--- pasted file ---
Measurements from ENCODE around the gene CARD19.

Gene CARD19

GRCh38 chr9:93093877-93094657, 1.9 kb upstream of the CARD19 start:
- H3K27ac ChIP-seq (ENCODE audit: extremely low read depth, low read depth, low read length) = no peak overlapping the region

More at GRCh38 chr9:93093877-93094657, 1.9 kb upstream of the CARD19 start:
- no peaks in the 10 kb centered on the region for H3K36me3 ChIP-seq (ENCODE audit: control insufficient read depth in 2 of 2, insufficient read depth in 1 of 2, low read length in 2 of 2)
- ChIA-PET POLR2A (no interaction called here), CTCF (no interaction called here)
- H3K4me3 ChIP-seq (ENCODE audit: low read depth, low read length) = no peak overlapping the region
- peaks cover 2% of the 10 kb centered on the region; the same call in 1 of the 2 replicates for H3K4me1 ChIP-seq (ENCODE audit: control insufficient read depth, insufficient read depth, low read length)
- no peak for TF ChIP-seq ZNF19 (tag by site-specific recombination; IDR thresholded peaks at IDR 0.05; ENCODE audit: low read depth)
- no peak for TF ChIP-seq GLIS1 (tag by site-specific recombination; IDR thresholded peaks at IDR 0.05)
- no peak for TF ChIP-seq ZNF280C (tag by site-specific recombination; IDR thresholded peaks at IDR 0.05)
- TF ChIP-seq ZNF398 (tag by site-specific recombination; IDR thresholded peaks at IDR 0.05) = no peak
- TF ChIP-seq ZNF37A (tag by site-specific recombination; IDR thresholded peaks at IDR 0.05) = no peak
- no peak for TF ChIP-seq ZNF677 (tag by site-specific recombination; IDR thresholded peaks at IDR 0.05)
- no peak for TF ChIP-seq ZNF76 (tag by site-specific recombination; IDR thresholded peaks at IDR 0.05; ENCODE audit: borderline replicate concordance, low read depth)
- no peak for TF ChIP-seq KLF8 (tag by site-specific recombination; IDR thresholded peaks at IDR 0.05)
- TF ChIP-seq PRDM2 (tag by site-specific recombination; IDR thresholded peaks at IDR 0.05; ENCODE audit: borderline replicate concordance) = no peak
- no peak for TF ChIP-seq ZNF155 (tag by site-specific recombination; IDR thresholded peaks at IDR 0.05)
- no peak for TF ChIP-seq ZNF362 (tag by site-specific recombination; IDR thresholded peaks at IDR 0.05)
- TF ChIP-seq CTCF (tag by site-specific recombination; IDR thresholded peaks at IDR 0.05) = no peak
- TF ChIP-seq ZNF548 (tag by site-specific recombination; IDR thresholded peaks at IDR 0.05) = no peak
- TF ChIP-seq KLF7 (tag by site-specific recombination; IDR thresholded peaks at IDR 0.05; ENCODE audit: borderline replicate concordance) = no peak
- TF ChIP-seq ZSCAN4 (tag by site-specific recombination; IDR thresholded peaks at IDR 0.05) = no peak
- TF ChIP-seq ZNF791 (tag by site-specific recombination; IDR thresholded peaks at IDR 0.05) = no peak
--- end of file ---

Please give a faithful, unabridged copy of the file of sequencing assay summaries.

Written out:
Measurements from ENCODE around the gene CARD19.

Gene CARD19

GRCh38 chr9:93093877-93094657, 1.9 kb upstream of the CARD19 start:
- H3K27ac ChIP-seq (ENCODE audit: extremely low read depth, low read depth, low read length) = no peak overlapping the region

More at GRCh38 chr9:93093877-93094657, 1.9 kb upstream of the CARD19 start:
- no peaks in the 10 kb centered on the region for H3K36me3 ChIP-seq (ENCODE audit: control insufficient read depth in 2 of 2, insufficient read depth in 1 of 2, low read length in 2 of 2)
- ChIA-PET POLR2A (no interaction called here), CTCF (no interaction called here)
- H3K4me3 ChIP-seq (ENCODE audit: low read depth, low read length) = no peak overlapping the region
- peaks cover 2% of the 10 kb centered on the region; the same call in 1 of the 2 replicates for H3K4me1 ChIP-seq (ENCODE audit: control insufficient read depth, insufficient read depth, low read length)
- no peak for TF ChIP-seq ZNF19 (tag by site-specific recombination; IDR thresholded peaks at IDR 0.05; ENCODE audit: low read depth)
- no peak for TF ChIP-seq GLIS1 (tag by site-specific recombination; IDR thresholded peaks at IDR 0.05)
- no peak for TF ChIP-seq ZNF280C (tag by site-specific recombination; IDR thresholded peaks at IDR 0.05)
- TF ChIP-seq ZNF398 (tag by site-specific recombination; IDR thresholded peaks at IDR 0.05) = no peak
- TF ChIP-seq ZNF37A (tag by site-specific recombination; IDR thresholded peaks at IDR 0.05) = no peak
- no peak for TF ChIP-seq ZNF677 (tag by site-specific recombination; IDR thresholded peaks at IDR 0.05)
- no peak for TF ChIP-seq ZNF76 (tag by site-specific recombination; IDR thresholded peaks at IDR 0.05; ENCODE audit: borderline replicate concordance, low read depth)
- no peak for TF ChIP-seq KLF8 (tag by site-specific recombination; IDR thresholded peaks at IDR 0.05)
- TF ChIP-seq PRDM2 (tag by site-specific recombination; IDR thresholded peaks at IDR 0.05; ENCODE audit: borderline replicate concordance) = no peak
- no peak for TF ChIP-seq ZNF155 (tag by site-specific recombination; IDR thresholded peaks at IDR 0.05)
- no peak for TF ChIP-seq ZNF362 (tag by site-specific recombination; IDR thresholded peaks at IDR 0.05)
- TF ChIP-seq CTCF (tag by site-specific recombination; IDR thresholded peaks at IDR 0.05) = no peak
- TF ChIP-seq ZNF548 (tag by site-specific recombination; IDR thresholded peaks at IDR 0.05) = no peak
- TF ChIP-seq KLF7 (tag by site-specific recombination; IDR thresholded peaks at IDR 0.05; ENCODE audit: borderline replicate concordance) = no peak
- TF ChIP-seq ZSCAN4 (tag by site-specific recombination; IDR thresholded peaks at IDR 0.05) = no peak
- TF ChIP-seq ZNF791 (tag by site-specific recombination; IDR thresholded peaks at IDR 0.05) = no peak